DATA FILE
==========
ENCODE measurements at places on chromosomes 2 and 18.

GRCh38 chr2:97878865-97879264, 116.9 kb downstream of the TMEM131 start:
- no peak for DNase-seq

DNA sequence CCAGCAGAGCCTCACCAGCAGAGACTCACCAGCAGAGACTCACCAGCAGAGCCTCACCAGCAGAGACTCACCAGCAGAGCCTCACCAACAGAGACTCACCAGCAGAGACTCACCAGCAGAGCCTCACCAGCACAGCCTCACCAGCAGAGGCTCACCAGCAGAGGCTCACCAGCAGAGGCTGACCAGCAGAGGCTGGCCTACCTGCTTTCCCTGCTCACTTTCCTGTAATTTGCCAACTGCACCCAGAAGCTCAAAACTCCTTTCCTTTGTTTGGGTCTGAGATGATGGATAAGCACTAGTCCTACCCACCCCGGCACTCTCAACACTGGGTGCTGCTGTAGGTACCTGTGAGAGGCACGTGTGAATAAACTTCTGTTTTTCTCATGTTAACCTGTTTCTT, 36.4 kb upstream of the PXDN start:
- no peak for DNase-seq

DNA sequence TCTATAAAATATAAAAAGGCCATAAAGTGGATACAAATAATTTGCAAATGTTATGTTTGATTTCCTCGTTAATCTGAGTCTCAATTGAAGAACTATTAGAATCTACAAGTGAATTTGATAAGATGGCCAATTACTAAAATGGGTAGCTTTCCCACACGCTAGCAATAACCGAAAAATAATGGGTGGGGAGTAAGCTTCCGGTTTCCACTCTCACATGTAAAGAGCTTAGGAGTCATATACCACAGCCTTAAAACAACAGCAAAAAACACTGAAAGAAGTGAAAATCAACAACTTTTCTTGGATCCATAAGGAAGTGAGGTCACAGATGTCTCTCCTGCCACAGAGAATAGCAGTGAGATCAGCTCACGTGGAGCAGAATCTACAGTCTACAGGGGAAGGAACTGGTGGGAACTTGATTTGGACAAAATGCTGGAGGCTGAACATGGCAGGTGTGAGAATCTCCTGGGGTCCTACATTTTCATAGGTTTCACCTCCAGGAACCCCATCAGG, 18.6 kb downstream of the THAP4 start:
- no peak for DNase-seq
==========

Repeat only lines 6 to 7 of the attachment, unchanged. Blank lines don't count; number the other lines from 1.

DNA sequence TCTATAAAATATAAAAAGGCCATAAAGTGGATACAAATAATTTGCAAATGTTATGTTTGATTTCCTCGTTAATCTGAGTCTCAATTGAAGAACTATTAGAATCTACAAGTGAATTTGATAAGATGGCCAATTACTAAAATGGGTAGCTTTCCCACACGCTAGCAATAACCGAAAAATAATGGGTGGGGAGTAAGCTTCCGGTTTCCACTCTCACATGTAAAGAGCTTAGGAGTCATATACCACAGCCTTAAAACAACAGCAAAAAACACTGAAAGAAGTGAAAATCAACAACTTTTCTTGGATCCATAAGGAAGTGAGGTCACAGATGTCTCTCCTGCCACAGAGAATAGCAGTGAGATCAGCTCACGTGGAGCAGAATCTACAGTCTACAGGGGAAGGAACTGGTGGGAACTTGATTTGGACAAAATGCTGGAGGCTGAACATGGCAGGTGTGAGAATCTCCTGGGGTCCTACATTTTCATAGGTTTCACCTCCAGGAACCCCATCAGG, 18.6 kb downstream of the THAP4 start:
- no peak for DNase-seq